Analysis and Forecasting of Shoreline Position
Analysis of historical shoreline positions on sandy coasts, in the geologic record, and study of sea-level rise curves reveals that the dynamics of the underlying processes produce temporal/spatial signals that exhibit power scaling and are therefore self-affine fractals. Self-affine time series signals can be quantified over many orders of magnitude in time and space in terms of persistence, a measure of the degree of correlation between adjacent values in the stochastic portion of a time series. Fractal statistics developed for self-affine time series are used to forecast a probability envelope bounding future shoreline positions. The envelope provides the standard deviation as a function of three variables: persistence, a constant equal to the value of the power spectral density when 1/period equals 1, and the number of time increments. The persistence of a twenty-year time series of the mean-high-water (MHW) shoreline positions was measured for four profiles surveyed at Duck, NC at the Field Research Facility (FRF) by the U.S. Army Corps of Engineers. The four MHW shoreline time series signals are self-affine with persistence ranging between 0.8 and 0.9, which indicates that the shoreline position time series is weakly persistent (where zero is uncorrelated), and has highly varying trends for all time intervals sampled. Forecasts of a probability envelope for future MHW positions are made for the 20 years of record and beyond to 50 years from the start of the data records. The forecasts describe the twenty-year data sets well and indicate that within a 96% confidence envelope, future decadal MHW shoreline excursions should be within 14.6 m of the position at the start of data collection. This is a stable-oscillatory shoreline. The forecasting method introduced here includes the stochastic portion of the time series while the traditional method of predicting shoreline change reduces the time series to a linear trend line fit to historic shoreline positions and extrapolated linearly to forecast future positions with a linearly increasing mean that breaks the confidence envelope eight years into the future and continues to increase. The traditional method is a poor representation of the observed shoreline position time series and is a poor basis for extrapolating future shoreline positions.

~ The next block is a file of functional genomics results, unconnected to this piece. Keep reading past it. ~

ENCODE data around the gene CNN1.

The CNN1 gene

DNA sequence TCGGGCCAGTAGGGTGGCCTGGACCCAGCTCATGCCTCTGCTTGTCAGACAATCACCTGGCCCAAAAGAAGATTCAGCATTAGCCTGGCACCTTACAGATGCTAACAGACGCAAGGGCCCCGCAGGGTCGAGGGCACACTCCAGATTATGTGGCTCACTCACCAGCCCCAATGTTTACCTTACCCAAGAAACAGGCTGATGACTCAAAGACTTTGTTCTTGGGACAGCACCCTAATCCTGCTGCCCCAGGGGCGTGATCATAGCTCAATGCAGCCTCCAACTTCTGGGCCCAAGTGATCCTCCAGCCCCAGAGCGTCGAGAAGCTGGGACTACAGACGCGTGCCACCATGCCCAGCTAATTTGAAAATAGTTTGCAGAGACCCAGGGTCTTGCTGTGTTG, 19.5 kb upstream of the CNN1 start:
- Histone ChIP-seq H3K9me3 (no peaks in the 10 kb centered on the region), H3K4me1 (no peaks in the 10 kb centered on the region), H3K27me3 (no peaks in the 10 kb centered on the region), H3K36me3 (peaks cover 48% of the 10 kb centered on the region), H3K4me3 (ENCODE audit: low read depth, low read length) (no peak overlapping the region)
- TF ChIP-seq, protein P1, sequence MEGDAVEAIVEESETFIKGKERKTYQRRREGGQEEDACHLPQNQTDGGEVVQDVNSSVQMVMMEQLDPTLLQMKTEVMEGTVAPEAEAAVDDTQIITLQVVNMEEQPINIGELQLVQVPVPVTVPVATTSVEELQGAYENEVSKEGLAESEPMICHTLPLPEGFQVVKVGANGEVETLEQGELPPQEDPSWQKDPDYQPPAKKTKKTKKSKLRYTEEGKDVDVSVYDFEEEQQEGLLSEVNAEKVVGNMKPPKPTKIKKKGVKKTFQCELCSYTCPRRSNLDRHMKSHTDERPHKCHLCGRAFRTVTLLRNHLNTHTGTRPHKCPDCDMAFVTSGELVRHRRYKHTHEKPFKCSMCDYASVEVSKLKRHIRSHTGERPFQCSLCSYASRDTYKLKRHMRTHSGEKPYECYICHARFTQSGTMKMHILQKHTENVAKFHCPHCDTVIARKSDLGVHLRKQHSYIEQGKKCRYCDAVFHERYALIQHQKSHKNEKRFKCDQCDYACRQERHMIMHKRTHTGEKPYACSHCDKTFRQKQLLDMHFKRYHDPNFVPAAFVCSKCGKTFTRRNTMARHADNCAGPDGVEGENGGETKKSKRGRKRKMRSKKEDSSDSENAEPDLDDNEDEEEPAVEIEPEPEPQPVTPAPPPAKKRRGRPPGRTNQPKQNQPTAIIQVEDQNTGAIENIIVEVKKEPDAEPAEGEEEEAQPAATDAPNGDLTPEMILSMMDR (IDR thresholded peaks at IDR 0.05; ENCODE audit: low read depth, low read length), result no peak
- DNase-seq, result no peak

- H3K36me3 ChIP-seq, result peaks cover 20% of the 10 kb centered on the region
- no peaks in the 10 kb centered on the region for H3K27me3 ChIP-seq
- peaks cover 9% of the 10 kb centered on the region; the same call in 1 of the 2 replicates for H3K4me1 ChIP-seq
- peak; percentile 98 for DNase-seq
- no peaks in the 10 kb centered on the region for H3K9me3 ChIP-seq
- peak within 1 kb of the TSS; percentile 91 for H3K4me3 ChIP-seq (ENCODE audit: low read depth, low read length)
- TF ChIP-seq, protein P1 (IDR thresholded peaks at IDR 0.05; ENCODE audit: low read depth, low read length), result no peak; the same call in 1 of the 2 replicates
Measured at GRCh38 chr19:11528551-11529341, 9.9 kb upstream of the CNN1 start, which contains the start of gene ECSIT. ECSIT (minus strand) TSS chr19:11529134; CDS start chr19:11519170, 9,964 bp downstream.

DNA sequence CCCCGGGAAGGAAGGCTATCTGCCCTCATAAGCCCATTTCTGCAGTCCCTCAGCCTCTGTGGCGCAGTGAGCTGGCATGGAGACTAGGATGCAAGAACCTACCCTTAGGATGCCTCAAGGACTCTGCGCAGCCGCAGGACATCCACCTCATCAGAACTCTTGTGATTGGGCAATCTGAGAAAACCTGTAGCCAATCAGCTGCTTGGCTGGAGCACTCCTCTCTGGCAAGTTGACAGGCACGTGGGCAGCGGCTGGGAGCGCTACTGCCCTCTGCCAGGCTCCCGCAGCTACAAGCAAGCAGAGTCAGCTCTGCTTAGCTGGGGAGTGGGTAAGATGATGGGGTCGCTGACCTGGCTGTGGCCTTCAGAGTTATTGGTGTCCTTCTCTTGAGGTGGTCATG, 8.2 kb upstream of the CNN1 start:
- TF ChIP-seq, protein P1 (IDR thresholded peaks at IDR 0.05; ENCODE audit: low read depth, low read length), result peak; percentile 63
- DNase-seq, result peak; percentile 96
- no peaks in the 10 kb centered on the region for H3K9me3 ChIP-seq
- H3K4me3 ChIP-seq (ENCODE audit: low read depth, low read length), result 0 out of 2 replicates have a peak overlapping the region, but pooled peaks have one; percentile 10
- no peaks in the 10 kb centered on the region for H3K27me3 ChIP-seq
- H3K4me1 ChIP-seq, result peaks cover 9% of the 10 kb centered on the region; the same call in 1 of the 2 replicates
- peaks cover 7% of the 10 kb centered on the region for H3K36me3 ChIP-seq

Barton, C. C.,
& Tebbens, S. F.
(2007). Analysis and Forecasting of Shoreline Position. Eos, Transactions, 88 (52 - Fall Meeting Supplement).